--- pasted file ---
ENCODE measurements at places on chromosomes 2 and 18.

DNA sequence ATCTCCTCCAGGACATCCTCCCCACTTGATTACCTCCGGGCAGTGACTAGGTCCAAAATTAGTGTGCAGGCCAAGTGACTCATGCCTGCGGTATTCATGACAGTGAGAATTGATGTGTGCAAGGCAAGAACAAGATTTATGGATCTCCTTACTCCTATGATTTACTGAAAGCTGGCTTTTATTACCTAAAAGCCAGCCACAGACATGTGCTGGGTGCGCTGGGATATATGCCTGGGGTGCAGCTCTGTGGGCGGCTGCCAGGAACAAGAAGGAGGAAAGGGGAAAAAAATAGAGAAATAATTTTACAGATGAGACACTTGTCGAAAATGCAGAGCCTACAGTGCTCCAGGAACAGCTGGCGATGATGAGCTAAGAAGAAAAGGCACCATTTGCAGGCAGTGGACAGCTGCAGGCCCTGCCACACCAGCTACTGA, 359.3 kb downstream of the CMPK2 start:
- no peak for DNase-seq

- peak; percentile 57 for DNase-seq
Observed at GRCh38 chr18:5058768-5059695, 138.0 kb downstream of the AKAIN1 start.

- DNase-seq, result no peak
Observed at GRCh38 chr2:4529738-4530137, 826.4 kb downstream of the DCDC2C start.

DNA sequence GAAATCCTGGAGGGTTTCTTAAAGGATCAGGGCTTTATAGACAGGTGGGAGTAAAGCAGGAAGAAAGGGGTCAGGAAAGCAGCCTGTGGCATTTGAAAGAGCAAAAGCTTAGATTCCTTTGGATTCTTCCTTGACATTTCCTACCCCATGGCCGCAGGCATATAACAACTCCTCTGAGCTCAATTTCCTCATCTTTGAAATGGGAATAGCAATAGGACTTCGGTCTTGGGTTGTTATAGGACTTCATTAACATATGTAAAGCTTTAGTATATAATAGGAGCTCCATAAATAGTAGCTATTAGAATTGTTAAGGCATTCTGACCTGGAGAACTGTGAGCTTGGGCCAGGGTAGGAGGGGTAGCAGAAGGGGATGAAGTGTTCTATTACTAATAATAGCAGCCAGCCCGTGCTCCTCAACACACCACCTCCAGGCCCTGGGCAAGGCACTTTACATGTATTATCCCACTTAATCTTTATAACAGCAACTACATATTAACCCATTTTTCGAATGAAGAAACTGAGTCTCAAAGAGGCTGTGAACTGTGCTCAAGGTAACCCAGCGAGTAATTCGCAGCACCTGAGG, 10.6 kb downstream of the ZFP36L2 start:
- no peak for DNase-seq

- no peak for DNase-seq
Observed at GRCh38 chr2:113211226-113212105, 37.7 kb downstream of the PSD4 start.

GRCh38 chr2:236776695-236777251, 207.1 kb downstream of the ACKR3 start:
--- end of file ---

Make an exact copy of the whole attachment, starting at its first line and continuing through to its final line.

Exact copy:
ENCODE measurements at places on chromosomes 2 and 18.

DNA sequence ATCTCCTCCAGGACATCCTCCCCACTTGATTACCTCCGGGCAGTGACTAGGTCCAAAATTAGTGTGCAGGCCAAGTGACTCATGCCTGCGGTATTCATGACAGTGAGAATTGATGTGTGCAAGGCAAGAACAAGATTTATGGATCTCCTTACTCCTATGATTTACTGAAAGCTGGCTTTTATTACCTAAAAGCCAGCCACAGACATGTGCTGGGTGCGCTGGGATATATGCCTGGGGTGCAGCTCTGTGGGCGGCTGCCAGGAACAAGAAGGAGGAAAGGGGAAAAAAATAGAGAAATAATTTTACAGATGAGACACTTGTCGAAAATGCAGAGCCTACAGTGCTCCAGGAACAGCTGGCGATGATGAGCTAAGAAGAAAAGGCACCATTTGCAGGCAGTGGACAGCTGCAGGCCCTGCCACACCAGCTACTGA, 359.3 kb downstream of the CMPK2 start:
- no peak for DNase-seq

- peak; percentile 57 for DNase-seq
Observed at GRCh38 chr18:5058768-5059695, 138.0 kb downstream of the AKAIN1 start.

- DNase-seq, result no peak
Observed at GRCh38 chr2:4529738-4530137, 826.4 kb downstream of the DCDC2C start.

DNA sequence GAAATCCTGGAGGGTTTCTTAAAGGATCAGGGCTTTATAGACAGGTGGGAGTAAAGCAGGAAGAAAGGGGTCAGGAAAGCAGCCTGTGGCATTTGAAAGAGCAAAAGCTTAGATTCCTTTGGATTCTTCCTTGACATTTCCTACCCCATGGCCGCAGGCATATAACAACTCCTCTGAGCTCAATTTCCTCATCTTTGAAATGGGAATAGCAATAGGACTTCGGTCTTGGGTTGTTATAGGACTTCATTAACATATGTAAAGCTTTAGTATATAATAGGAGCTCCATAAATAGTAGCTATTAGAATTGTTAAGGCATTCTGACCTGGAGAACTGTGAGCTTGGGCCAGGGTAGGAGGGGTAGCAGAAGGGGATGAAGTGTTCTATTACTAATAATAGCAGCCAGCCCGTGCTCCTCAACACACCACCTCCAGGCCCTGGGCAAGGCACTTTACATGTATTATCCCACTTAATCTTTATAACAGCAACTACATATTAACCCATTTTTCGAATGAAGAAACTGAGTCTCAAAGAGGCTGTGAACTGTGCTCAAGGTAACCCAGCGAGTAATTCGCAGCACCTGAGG, 10.6 kb downstream of the ZFP36L2 start:
- no peak for DNase-seq

- no peak for DNase-seq
Observed at GRCh38 chr2:113211226-113212105, 37.7 kb downstream of the PSD4 start.

GRCh38 chr2:236776695-236777251, 207.1 kb downstream of the ACKR3 start: